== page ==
Supply-chain disruptions, driven by the ongoing shortage of microchips that has dented new-vehicle stockpiles, undercut U.S. sales at Toyota Motor Corp., American Honda, Hyundai and Kia for the fourth straight month in November.
But there was another clear sign that the U.S. market is bottoming out. The seasonally adjusted annualized rate of sales (or SAAR), came in at 13.1 million units -- unchanged from October, according to Motor Intelligence. The SAAR was 16.1 million a year ago.
Among automakers that reported November results, sales slipped 14 percent, but LMC said overall sales fell 16 percent, which was worse than previous forecasts that called for a drop of 11-12 percent.
For the recent month, volume dropped 25 percent at Toyota Motor, 17 percent at American Honda, 20 percent at Hyundai -- its biggest decline of the current slump -- and 5.4 percent at Kia last month, the companies said Wednesday.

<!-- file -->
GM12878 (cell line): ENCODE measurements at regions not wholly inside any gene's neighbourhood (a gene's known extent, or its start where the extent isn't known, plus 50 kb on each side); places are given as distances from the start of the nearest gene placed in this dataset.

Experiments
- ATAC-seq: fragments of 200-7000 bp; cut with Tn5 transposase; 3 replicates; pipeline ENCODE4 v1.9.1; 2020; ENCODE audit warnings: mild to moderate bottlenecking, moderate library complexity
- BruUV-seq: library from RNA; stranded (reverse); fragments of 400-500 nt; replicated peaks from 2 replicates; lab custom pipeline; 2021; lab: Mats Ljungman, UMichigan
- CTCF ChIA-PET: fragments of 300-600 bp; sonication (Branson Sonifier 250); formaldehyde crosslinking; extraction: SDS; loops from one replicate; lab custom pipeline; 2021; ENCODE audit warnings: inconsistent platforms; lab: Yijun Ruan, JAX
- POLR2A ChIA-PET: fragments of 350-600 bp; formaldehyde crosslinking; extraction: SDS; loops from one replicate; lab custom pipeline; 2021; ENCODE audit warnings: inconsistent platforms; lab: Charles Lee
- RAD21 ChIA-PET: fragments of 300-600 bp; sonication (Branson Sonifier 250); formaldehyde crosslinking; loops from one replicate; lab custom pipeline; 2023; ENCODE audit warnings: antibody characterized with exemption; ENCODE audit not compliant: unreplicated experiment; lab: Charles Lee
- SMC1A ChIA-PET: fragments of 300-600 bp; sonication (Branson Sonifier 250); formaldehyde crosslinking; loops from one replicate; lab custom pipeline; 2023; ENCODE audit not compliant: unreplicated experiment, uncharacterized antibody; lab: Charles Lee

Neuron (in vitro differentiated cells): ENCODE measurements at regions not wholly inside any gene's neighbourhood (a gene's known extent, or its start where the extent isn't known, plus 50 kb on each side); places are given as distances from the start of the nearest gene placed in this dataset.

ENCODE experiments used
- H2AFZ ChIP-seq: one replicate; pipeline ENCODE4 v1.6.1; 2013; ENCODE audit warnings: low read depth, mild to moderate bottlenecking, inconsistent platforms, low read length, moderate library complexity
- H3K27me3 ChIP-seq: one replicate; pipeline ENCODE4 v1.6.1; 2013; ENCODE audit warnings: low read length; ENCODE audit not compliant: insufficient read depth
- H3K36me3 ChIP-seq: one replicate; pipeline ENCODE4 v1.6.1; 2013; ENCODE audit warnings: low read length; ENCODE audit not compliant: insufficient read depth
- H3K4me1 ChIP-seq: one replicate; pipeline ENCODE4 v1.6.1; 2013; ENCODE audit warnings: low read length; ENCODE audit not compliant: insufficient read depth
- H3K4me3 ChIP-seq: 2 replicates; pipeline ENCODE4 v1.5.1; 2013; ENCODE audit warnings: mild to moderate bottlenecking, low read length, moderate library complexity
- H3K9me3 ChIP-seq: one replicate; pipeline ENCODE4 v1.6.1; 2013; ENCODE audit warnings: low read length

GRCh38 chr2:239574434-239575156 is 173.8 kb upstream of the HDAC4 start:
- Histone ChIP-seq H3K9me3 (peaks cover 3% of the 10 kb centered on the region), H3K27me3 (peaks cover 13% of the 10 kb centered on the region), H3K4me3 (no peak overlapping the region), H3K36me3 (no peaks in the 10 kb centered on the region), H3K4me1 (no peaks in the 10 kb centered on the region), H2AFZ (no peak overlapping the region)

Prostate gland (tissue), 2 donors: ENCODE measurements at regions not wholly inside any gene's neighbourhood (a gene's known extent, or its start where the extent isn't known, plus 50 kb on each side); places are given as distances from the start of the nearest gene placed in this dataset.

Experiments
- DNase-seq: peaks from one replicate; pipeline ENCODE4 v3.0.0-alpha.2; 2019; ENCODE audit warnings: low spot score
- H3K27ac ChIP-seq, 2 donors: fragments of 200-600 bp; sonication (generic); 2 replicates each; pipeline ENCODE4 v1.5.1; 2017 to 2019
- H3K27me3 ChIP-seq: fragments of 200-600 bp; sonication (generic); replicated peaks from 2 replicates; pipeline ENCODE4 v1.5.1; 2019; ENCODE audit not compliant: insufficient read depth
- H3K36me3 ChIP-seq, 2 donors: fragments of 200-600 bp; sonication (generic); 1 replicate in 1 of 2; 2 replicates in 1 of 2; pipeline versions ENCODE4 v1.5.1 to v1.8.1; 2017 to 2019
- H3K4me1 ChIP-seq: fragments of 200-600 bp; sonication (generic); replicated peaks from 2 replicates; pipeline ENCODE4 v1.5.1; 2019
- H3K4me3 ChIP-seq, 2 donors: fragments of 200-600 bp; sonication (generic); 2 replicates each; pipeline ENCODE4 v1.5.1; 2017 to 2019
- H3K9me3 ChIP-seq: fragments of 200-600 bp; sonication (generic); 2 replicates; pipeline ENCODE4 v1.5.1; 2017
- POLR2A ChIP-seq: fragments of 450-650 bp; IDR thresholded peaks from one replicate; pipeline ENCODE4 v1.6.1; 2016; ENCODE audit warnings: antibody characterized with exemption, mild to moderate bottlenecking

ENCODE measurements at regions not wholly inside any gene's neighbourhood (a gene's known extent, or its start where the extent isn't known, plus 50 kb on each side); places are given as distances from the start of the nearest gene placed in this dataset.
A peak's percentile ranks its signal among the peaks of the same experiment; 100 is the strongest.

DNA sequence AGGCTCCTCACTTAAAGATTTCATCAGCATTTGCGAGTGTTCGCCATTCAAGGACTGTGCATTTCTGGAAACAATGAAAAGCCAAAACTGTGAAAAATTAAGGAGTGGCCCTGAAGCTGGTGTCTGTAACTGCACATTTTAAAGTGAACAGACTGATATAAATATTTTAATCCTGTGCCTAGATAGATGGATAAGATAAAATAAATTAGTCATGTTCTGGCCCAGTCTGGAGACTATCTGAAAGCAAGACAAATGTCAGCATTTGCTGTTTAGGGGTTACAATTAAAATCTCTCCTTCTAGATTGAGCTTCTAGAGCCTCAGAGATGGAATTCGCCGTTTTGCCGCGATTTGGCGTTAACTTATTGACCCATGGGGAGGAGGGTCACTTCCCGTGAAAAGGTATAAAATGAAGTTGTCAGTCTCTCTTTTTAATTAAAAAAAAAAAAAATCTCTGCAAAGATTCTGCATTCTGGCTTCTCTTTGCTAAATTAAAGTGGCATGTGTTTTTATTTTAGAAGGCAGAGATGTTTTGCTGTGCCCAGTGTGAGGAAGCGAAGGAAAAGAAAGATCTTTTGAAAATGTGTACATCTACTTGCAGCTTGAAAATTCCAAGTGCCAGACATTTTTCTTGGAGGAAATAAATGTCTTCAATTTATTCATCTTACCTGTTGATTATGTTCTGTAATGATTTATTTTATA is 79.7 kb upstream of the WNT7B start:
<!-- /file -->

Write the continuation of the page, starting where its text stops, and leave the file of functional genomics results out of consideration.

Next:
Deliveries at Subaru skidded for the sixth consecutive month, down 35 percent in November.
Volvo, the last major automaker to report November results, on Friday said deliveries plunged 34 percent to 7,667 units.
Meanwhile, Ford Motor Co. said Thursday it was the top-selling automaker in the U.S. for a third consecutive month, posting a 5.8 percent increase in November light-vehicle sales that contrasted with declines for nearly all other companies that reported monthly results.
Ford's utility vehicle sales jumped 21 percent from a year ago, and F-Series pickup sales rose 15 percent despite the ongoing microchip shortage that has thinned dealership inventories. The automaker said sales of its electrified vehicles grew at triple the rate of those from other manufacturers.
Ford said its total light-vehicle sales of 157,417 was enough to beat all other automakers, including General Motors and others that report on a quarterly basis, based on numbers those companies provide privately to analysts and industry data trackers. The last time Ford had such a streak at No. 1 was 1974, company officials said.